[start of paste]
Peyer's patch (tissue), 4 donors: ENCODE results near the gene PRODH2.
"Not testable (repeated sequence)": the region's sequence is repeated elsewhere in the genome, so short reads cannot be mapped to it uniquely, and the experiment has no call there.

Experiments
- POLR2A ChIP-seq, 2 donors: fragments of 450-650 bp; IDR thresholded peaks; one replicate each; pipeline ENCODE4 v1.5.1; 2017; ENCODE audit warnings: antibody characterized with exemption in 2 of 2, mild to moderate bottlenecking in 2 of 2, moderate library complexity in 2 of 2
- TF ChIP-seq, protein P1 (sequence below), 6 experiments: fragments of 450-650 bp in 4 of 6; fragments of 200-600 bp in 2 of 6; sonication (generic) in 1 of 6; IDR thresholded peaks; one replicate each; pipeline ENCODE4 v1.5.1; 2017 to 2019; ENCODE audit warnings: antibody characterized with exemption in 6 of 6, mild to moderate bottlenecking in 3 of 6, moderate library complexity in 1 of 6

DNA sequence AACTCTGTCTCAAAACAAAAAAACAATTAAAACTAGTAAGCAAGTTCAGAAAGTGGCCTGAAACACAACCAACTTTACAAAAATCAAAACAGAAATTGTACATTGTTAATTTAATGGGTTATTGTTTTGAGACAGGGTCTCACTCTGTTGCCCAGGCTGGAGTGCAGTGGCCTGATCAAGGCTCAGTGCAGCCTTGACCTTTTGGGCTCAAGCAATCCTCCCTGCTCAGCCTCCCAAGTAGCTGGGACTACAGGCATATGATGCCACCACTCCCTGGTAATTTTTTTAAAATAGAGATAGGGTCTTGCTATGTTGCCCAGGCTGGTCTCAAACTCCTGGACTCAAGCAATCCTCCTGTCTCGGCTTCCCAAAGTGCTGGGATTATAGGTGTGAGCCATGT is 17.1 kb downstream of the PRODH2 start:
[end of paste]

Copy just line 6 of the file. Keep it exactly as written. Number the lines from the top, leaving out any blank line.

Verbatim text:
DNA sequence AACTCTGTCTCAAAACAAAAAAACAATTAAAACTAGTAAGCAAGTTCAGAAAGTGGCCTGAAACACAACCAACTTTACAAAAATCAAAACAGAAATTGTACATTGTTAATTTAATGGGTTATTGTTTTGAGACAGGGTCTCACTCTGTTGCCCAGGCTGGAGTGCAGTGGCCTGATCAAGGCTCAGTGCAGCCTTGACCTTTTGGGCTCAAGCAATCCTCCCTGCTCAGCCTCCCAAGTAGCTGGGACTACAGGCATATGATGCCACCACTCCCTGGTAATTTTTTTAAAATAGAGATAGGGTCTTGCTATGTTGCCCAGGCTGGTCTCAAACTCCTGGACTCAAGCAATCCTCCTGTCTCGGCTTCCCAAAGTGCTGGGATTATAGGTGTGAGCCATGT is 17.1 kb downstream of the PRODH2 start: